AT THIS POINT Davies' story falls apart. Essentially Davies dumps poor Cornish back in Canada and treats us to a perfunctory conclusion. Cornish becomes an eccentric collector; Cornish makes a few friends; Cornish deeply hurts one of his dear friends who then kills himself; Cornish dies. They are all very unsatisfying, these brief sketches of the elder Cornish, and they lead us nowhere. The crescendo of the story, which amounts to one of Cornish's dear friends asking him for money to buy one of Cornish's own medieval-style masterpieces falls very flat.
This tale of the friend who wants to buy Cornish's fake fails because it is only sketchily drawn. Once Cornish returns to Canada, Davies seems to step back from him as his character. We no longer see Cornish; we just hear what has happened to him as if we were sitting in a drawing room listening to amusing anecdotes. The quality of Davies' characters has always lain in the intense feeling Davies has for them, as if they are a part of him and he their psychoanalyst. When Cornish refuses to give his friend the money to buy a Cornish fake, we only glimpse briefly at the turmoil Cornish feels.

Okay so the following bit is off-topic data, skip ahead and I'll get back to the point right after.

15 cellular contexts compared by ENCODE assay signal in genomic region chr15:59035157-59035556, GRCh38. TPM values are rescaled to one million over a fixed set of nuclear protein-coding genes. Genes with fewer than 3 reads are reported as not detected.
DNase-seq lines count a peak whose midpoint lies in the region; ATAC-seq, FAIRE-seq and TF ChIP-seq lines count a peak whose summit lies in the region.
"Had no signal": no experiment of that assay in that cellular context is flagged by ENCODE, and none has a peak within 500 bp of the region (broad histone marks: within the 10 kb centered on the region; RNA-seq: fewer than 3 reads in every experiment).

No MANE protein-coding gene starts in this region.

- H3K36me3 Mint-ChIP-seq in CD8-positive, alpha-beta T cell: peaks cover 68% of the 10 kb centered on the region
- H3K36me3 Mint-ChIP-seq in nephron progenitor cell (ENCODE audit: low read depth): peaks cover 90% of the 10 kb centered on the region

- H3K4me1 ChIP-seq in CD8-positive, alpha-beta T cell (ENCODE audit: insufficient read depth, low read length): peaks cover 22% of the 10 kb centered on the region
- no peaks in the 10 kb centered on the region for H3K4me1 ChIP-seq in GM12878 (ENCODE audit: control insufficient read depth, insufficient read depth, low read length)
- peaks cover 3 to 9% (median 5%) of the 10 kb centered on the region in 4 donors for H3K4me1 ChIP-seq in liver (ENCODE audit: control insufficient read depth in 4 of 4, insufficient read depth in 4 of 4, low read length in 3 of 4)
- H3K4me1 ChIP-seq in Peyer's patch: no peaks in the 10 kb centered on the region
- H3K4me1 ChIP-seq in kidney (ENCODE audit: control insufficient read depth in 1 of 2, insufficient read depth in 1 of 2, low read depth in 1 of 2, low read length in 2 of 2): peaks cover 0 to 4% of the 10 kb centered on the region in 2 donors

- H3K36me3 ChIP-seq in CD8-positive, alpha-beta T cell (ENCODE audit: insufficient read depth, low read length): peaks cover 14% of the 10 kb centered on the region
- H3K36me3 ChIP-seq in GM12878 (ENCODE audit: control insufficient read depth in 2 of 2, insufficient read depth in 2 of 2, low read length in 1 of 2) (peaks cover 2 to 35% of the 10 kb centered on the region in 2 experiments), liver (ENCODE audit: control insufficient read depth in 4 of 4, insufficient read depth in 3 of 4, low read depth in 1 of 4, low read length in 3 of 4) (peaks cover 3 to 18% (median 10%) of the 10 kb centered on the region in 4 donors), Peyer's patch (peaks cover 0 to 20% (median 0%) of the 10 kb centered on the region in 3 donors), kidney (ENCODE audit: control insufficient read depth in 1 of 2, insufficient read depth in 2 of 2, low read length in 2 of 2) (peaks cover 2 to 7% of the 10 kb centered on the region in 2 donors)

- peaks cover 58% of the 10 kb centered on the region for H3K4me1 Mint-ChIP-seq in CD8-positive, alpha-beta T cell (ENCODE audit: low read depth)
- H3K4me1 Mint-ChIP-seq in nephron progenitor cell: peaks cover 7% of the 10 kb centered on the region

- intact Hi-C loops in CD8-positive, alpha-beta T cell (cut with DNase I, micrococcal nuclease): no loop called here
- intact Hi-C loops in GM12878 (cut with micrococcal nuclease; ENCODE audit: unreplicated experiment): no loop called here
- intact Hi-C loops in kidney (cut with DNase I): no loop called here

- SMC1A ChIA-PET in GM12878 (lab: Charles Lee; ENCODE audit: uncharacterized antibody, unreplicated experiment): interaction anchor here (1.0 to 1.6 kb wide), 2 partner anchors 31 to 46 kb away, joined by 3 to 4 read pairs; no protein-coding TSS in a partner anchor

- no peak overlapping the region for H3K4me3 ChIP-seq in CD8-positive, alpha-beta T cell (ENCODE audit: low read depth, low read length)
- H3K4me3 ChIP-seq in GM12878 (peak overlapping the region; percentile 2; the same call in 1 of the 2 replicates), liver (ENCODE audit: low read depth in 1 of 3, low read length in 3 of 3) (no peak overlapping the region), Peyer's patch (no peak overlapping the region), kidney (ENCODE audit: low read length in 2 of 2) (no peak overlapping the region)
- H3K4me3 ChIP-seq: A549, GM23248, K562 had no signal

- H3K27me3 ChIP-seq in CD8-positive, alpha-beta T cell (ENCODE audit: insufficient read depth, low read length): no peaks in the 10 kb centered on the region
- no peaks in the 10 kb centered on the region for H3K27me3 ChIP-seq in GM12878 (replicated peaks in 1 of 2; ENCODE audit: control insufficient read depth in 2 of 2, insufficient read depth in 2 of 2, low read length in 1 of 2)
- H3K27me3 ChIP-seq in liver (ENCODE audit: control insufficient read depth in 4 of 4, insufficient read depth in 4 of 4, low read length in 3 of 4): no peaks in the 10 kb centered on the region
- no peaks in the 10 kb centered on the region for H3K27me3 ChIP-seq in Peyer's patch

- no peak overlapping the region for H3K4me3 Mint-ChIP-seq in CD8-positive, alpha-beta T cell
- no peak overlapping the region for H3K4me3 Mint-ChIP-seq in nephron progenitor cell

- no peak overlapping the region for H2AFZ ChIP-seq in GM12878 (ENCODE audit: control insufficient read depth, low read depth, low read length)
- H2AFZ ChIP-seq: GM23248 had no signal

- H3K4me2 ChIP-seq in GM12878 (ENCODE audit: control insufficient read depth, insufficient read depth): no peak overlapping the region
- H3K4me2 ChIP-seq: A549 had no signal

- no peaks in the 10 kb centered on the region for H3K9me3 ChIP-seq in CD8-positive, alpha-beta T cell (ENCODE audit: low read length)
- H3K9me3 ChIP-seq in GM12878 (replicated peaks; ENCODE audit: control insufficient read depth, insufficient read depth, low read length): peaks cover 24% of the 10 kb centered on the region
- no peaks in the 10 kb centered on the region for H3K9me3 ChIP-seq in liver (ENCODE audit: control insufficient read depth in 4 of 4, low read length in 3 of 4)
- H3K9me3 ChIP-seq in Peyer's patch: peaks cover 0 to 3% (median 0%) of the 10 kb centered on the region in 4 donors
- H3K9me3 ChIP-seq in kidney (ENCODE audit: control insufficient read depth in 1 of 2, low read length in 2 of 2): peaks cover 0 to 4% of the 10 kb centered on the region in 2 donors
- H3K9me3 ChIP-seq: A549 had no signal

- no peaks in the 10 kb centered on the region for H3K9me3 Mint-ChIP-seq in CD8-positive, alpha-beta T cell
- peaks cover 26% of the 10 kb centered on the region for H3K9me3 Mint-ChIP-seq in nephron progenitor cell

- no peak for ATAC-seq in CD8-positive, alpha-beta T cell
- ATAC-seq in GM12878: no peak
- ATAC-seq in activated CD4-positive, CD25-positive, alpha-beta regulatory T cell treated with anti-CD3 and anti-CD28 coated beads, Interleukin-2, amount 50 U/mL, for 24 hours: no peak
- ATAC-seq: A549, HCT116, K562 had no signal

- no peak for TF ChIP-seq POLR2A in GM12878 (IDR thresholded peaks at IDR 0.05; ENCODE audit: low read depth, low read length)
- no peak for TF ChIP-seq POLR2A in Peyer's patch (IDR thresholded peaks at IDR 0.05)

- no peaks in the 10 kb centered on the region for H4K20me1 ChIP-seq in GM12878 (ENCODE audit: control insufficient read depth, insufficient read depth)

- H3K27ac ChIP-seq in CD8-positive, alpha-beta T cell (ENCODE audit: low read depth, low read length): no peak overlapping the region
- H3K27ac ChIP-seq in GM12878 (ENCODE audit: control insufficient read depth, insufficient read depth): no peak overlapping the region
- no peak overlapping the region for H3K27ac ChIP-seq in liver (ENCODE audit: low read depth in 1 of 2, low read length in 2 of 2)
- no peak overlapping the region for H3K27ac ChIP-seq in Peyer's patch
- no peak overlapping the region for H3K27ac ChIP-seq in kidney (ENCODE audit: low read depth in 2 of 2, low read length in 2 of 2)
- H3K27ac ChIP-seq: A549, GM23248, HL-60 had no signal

One other aspect of Davies' novel falls flat. In The Rebel Angels Davies populates the novel with the unseen but mysterious forces of medieval angels. But in What's Bred in the Bone Davies brings them to life. The Daimon Maimas and the Recording Angel narrate the novel. This little conceit provides the structural premise of the book, and it wilts fast.
Let's explain. His conceit is to posit that Maimas and the Recording Angel have guided Cornish through his life in an effort to make him great. So when Cornish's nephew calls upon them in jest, they appear (not to the nephew of course, only to the reader) to tell the tale. Why does Davies do this? Well, it's kind of clever and amusing at first. And the use of these two characters could be forgiven if they weren't used in such an amateurish way. Throughout the novel they interrupt every once in a while to explain the most recent occurrence in the life of Francis Cornish. "If you wish to talk of Chance', said the Daimon Maimas. 'But you and I know how deceptive the concept of Chance--the wholly random, inexplicable happening--is as a final explanation of anything."
This is really too amateurish. These two creatures engage in rather uninspiring debates on chance and pity and forgery. It's rather a let down, for, if anything, Davies is a master in creating these philosophical debates. Davies is a rennaisance man whose erudition usually shines through his novels in an enchanting rather than imposing way. So it's a shame to see this talent wane in this novel. For in his other novels the magic of the devils and angels lives in the characters who understand and discuss their own magic. In separating the daimon and angel from Cornish through this conceit, he takes away the magic from Cornish and the humanity of the angels.